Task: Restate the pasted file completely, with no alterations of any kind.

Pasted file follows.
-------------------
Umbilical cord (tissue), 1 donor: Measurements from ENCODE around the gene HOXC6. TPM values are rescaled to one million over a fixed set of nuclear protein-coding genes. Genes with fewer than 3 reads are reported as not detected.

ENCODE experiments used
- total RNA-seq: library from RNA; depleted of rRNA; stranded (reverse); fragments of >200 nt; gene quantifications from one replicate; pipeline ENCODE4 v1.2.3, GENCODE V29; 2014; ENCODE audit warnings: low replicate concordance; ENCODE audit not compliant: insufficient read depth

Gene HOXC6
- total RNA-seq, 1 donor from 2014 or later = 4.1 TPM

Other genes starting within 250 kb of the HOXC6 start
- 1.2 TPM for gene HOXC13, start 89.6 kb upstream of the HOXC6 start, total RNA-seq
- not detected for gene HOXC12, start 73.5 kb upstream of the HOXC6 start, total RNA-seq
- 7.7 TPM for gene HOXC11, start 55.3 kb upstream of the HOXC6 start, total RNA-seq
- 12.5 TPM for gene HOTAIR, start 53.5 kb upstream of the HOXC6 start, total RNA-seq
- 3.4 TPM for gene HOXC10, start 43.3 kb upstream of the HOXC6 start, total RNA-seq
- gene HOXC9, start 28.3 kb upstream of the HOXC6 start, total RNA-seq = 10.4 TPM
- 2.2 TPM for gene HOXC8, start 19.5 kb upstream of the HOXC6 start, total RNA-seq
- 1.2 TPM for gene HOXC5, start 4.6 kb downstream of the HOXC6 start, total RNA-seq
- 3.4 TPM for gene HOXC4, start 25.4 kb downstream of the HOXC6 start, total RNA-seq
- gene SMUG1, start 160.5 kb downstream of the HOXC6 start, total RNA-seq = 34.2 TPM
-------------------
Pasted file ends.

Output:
Umbilical cord (tissue), 1 donor: Measurements from ENCODE around the gene HOXC6. TPM values are rescaled to one million over a fixed set of nuclear protein-coding genes. Genes with fewer than 3 reads are reported as not detected.

ENCODE experiments used
- total RNA-seq: library from RNA; depleted of rRNA; stranded (reverse); fragments of >200 nt; gene quantifications from one replicate; pipeline ENCODE4 v1.2.3, GENCODE V29; 2014; ENCODE audit warnings: low replicate concordance; ENCODE audit not compliant: insufficient read depth

Gene HOXC6
- total RNA-seq, 1 donor from 2014 or later = 4.1 TPM

Other genes starting within 250 kb of the HOXC6 start
- 1.2 TPM for gene HOXC13, start 89.6 kb upstream of the HOXC6 start, total RNA-seq
- not detected for gene HOXC12, start 73.5 kb upstream of the HOXC6 start, total RNA-seq
- 7.7 TPM for gene HOXC11, start 55.3 kb upstream of the HOXC6 start, total RNA-seq
- 12.5 TPM for gene HOTAIR, start 53.5 kb upstream of the HOXC6 start, total RNA-seq
- 3.4 TPM for gene HOXC10, start 43.3 kb upstream of the HOXC6 start, total RNA-seq
- gene HOXC9, start 28.3 kb upstream of the HOXC6 start, total RNA-seq = 10.4 TPM
- 2.2 TPM for gene HOXC8, start 19.5 kb upstream of the HOXC6 start, total RNA-seq
- 1.2 TPM for gene HOXC5, start 4.6 kb downstream of the HOXC6 start, total RNA-seq
- 3.4 TPM for gene HOXC4, start 25.4 kb downstream of the HOXC6 start, total RNA-seq
- gene SMUG1, start 160.5 kb downstream of the HOXC6 start, total RNA-seq = 34.2 TPM